After a couple of weeks I started to feel better, and after about a month of being back on I was like my old self. I initially felt guilty for needing this. I know so many women who feel so broken asking for medicine. I totally understand. It’s the feeling that you are out of control or can’t manage on your own. For some people talk therapy and coping mechanisms are enough, but not everyone. When I am on my medicine, I feel like myself, or how I really identify.

I’m always amazed by how many people thank me for being open about this. I choose not to be ashamed, not to feel broken, but to feel stronger because I’ve asked for and gotten the help that I need. I’m far more excited about this pregnancy now that I’m in the third trimester because I feel better; I’m enjoying my family more and am okay with what I can manage on my runs. I’m glad that I didn’t try to wait until after I delivered to ask for the help that I needed. I believe I’m having a happier healthier pregnancy because of it.  

read more:

Expectful meditation app

Pregnant doctor/alpinist/skiier

Pregnant Athlete E-course


Leia Anderson is a running coach and co-owner of Team Sparkle Productions in Kansas City. Team Sparkle coaches individual runners, has group training programs, workshops, and races. She’s passionate about helping people find their love of running and safely grow in the sport.  

Find out more about her work here and follow her on Instagram here.

<— that is Leia during her forty-eight hour event!

Pregnant Athlete: when to stop

Clients often ask me when they are exercising during pregnancy what the concrete indicators are that they would be well-suited to stop.

Usually, I recommend that each client check in with their midwife or OB to discuss this but I’ve wanted a comprehensive resource to give my clients and followers on this topic. Despite the flaws in the rest of the report, the recently-released 2019 Canadian guidelines for pregnancy exercise has a great list on when to stop exercise to share here.

Reasons to stop physical activity and consult a healthcare provider

- Persistent excessive shortness of breath that does not resolve on rest.
- Severe chest pain.
- Regular and painful uterine contractions.
- Vaginal bleeding.
- Persistent loss of fluid from the vagina indicating rupture of the membranes.
- Persistent dizziness or faintness that does not resolve on rest.

This list will still leave pregnant athletes puzzling at the difference between pre-term labor and Braxton Hicks (which, for the record, are not caused or alleviated by exercise). Though this list is useful and is a clear indicator of when to stop, my coaching equips my clients with the self-knowledge and personal monitoring tools so that their bodies are not in so much distress that they experience heart palpitations or membrane rupture before they know to curtail their workouts. Building tools of mindfulness benefits the athlete and their baby.

Brittany Raven

Pregnant Athlete E-course registration now open

Pregnant Athlete E-course
Buff Bump

Pregnant athletes!

It is time to drop the fear and to start training guided by evidence - and your own self-knowledge.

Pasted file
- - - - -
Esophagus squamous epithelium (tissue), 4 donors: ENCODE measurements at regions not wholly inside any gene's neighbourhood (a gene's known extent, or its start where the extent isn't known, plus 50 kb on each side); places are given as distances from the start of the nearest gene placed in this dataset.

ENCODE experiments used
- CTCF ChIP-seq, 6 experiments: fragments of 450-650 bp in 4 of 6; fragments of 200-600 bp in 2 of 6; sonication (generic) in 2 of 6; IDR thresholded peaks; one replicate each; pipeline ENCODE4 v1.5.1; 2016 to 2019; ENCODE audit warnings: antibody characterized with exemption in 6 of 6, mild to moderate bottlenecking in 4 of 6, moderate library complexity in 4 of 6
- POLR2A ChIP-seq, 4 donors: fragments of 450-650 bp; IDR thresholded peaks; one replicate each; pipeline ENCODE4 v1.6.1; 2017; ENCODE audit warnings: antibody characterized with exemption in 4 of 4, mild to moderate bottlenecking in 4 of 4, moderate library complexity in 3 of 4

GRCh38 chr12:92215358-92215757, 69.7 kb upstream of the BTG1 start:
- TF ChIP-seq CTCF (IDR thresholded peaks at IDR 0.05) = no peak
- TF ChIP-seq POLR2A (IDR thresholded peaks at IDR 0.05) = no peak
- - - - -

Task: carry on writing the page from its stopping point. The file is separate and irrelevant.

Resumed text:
We will specifically cover tactics and exercises for progressing in your mountain running, climbing, and backcountry ski practices all ten months. I’ll weave in anecdotes from the pregnant clients I’ve coached, peer-reviewed science, and tales from my own pregnant to postpartum journey with my daughter, Rumi - including running two ultras, skiing the steeps, and sending my longtime sport climbing nemesis all while pregnant.

Using a mindful approach guided by science and practical exercises, we’ll develop your skills of self-assessment and your knowledge of how a healthy pregnancy progresses.

I’m looking forward to growing and training together.

Brittany Raven

My clients do incredible/brave/laudable shit

Though they are many, I'm admittedly not great about highlighting my clients' accomplishments. In truth this is because I regard each of their journeys as spirit-athletes to be so sacred, so individual, that I have a strict non-disclosure agreement between me and them. Their stories are theirs to tell—and theirs alone.

However, I felt a quick roundup of their work was long overdue. This list is not comprehensive but I thought it useful to share a few successes emblematic of the athletes I coach.

So, some cool stories from 2018 so far:

  • Recovered from septic knee injury to run longest run ever while six months pregnant.

  • Completed the X-Pyr event, flying a paraglider and running the span of the Pyrenees.

  • Ran first ultra—while four months pregnant.

  • Climbed first outdoor lead successfully at eight months postpartum.

  • Ran ten miles in the mountains, joyfully.

  • Completed first fifty miler—and fast.

  • Used mindfulness practice and personalized training plans to recover from guiding-induced hyperthyroidism.

It is also meaningful to me that none of my athletes sustain overuse injuries or become overtrained while under my coaching. They all report that lessons on mindful movement are their most treasured takeaways. This work brings me great joy—I am honored to work with every single one of these humans and the ones I didn't mention, too.